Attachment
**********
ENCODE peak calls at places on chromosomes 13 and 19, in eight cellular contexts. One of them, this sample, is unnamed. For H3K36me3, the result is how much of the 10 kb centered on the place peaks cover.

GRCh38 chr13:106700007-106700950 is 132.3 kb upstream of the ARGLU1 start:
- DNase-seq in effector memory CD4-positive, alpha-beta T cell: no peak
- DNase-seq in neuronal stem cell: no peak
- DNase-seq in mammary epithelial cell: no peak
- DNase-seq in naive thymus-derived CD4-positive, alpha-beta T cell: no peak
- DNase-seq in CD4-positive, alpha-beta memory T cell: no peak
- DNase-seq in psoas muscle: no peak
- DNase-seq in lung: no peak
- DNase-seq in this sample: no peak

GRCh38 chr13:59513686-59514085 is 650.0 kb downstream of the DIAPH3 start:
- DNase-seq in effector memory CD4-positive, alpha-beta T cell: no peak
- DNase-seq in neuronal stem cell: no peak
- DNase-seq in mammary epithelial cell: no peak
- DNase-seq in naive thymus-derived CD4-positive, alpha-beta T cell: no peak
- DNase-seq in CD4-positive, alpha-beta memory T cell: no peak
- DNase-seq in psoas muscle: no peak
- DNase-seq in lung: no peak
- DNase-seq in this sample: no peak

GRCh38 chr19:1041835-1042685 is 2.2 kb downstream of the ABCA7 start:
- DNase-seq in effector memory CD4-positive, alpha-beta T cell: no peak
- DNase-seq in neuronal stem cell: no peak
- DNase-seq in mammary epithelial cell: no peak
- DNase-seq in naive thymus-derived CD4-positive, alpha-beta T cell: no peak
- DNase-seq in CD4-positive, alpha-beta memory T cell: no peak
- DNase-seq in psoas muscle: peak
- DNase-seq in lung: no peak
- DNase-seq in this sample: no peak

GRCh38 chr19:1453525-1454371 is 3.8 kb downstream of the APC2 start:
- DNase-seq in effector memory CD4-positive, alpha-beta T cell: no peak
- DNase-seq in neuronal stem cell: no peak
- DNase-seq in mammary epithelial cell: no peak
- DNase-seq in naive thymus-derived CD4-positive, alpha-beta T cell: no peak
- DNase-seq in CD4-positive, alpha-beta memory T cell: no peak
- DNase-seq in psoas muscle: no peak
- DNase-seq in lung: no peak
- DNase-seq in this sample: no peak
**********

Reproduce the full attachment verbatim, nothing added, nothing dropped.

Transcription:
ENCODE peak calls at places on chromosomes 13 and 19, in eight cellular contexts. One of them, this sample, is unnamed. For H3K36me3, the result is how much of the 10 kb centered on the place peaks cover.

GRCh38 chr13:106700007-106700950 is 132.3 kb upstream of the ARGLU1 start:
- DNase-seq in effector memory CD4-positive, alpha-beta T cell: no peak
- DNase-seq in neuronal stem cell: no peak
- DNase-seq in mammary epithelial cell: no peak
- DNase-seq in naive thymus-derived CD4-positive, alpha-beta T cell: no peak
- DNase-seq in CD4-positive, alpha-beta memory T cell: no peak
- DNase-seq in psoas muscle: no peak
- DNase-seq in lung: no peak
- DNase-seq in this sample: no peak

GRCh38 chr13:59513686-59514085 is 650.0 kb downstream of the DIAPH3 start:
- DNase-seq in effector memory CD4-positive, alpha-beta T cell: no peak
- DNase-seq in neuronal stem cell: no peak
- DNase-seq in mammary epithelial cell: no peak
- DNase-seq in naive thymus-derived CD4-positive, alpha-beta T cell: no peak
- DNase-seq in CD4-positive, alpha-beta memory T cell: no peak
- DNase-seq in psoas muscle: no peak
- DNase-seq in lung: no peak
- DNase-seq in this sample: no peak

GRCh38 chr19:1041835-1042685 is 2.2 kb downstream of the ABCA7 start:
- DNase-seq in effector memory CD4-positive, alpha-beta T cell: no peak
- DNase-seq in neuronal stem cell: no peak
- DNase-seq in mammary epithelial cell: no peak
- DNase-seq in naive thymus-derived CD4-positive, alpha-beta T cell: no peak
- DNase-seq in CD4-positive, alpha-beta memory T cell: no peak
- DNase-seq in psoas muscle: peak
- DNase-seq in lung: no peak
- DNase-seq in this sample: no peak

GRCh38 chr19:1453525-1454371 is 3.8 kb downstream of the APC2 start:
- DNase-seq in effector memory CD4-positive, alpha-beta T cell: no peak
- DNase-seq in neuronal stem cell: no peak
- DNase-seq in mammary epithelial cell: no peak
- DNase-seq in naive thymus-derived CD4-positive, alpha-beta T cell: no peak
- DNase-seq in CD4-positive, alpha-beta memory T cell: no peak
- DNase-seq in psoas muscle: no peak
- DNase-seq in lung: no peak
- DNase-seq in this sample: no peak